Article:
PI Dr. Matthew Masapollo recently co-organizing a special symposium with Dr. Linda Polka (McGill), entitled, “Universal biases and experiential influences on phonetic perception,” at the 178 Meeting of the Acoustical Society of America in San Diego, CA (12/2/19-12/7/19). This session examined recent research on the nature and development of phonetic perception, focusing on universal biases and experience-dependent perceptual changes that take place both in infancy and throughout life and speculated about underlying mechanisms and processes. There was an impressive speaker line-up, including Drs. Cathi Best (MARCS Auditory Labs) and Christina Zhao (UW, I-LABS)!
Dr. Masapollo’s talk was entitled, “Acoustic versus articulatory accounts of asymmetries in vowel perception.”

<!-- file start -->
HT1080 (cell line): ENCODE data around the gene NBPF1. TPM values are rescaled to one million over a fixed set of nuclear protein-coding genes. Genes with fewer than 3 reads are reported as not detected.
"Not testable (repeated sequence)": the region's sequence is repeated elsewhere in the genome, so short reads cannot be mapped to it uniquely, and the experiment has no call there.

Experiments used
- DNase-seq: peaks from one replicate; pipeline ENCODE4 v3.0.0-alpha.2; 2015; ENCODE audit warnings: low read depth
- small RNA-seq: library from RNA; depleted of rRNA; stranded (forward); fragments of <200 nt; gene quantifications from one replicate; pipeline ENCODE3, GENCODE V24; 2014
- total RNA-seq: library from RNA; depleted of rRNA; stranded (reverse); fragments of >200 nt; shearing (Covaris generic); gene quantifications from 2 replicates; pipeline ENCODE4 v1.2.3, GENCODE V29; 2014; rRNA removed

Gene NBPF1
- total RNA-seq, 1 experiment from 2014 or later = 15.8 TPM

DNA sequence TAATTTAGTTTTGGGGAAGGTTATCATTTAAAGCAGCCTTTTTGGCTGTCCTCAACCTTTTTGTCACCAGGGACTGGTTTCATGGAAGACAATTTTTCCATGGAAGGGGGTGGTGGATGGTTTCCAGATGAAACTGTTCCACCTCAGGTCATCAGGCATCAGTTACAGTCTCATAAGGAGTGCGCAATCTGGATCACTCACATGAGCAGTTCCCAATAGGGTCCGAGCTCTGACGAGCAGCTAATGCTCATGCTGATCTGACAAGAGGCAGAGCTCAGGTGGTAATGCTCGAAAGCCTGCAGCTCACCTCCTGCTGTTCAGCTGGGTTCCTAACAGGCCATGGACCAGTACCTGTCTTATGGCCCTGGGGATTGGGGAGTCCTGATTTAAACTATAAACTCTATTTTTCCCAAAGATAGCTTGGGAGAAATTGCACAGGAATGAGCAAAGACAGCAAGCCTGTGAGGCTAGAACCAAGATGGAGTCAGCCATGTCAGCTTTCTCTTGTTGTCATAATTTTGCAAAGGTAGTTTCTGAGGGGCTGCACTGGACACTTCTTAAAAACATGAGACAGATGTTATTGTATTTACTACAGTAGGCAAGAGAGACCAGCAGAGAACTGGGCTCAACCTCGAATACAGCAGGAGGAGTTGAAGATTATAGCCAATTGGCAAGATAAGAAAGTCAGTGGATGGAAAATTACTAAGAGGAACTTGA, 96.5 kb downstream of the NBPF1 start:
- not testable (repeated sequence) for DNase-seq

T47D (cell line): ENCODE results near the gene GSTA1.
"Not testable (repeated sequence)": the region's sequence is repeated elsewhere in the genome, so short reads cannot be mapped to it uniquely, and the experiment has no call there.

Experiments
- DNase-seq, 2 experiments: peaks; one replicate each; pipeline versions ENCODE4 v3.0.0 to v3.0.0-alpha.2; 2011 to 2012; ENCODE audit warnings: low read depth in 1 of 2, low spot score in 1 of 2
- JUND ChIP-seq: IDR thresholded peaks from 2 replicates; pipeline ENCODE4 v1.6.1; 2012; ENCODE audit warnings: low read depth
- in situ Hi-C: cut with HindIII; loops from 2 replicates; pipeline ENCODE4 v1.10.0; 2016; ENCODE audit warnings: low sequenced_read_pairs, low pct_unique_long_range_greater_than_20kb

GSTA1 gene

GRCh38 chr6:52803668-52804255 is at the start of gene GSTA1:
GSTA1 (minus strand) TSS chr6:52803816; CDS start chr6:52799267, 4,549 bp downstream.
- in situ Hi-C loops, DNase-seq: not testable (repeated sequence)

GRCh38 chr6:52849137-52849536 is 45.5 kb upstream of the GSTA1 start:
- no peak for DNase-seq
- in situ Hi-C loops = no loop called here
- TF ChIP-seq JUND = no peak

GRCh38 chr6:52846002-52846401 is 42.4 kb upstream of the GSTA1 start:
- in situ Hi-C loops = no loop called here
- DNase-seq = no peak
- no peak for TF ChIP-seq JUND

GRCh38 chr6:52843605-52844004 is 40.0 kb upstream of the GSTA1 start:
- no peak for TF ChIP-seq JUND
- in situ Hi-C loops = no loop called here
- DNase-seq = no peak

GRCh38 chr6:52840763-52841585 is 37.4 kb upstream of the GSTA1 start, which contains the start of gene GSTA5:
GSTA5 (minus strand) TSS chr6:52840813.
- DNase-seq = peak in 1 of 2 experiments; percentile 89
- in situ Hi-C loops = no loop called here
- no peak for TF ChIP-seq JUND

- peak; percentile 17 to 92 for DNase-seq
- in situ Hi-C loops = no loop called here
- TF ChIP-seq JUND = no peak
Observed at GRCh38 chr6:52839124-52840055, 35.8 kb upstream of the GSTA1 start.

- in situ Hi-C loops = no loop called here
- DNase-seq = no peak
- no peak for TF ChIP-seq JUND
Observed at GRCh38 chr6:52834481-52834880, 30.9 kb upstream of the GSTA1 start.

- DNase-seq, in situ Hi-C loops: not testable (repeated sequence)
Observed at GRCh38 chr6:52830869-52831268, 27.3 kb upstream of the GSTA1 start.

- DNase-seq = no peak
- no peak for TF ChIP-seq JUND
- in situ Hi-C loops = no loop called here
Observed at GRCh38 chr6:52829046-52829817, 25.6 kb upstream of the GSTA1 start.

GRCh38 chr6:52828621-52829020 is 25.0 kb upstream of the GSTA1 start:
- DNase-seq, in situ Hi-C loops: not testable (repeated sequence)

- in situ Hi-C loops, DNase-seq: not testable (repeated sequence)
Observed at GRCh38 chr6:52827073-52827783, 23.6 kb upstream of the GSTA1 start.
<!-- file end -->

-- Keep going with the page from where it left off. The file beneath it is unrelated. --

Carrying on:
Abstract: Most research on cross-language speech perception has concentrated on how and when the discrimination and categorization of speech sounds change with specific linguistic experience. It has become increasingly clear, however, that there are also universal biases in place early in development that guide and constrain how perceivers from diverse linguistic backgrounds decode the speech signal. In the domain of vowel perception, it is now known that perceivers (both adult and infant) are universally biased toward articulatorily and acoustically extreme vowels. This vowel bias is often demonstrated in discrimination tasks as a directional asymmetry: perceivers perform better when discriminating changes from less to more peripheral vowels compared to the reverse. In this talk, I will discuss evidence suggesting that the processes underlying these asymmetries operate on articulatory information, rather than on acoustic information per se. I will begin with findings from cross-language experiments with adults indicating that asymmetries occur with vowels presented in either the auditory or the visual modality, regardless of native language. I will then present findings indicating that analogous asymmetries emerge using schematic non-speech visual analogs of vocalic gestures, but only if the visual displays depict both lip-motion and configural information, consistent with an articulatory account of asymmetries.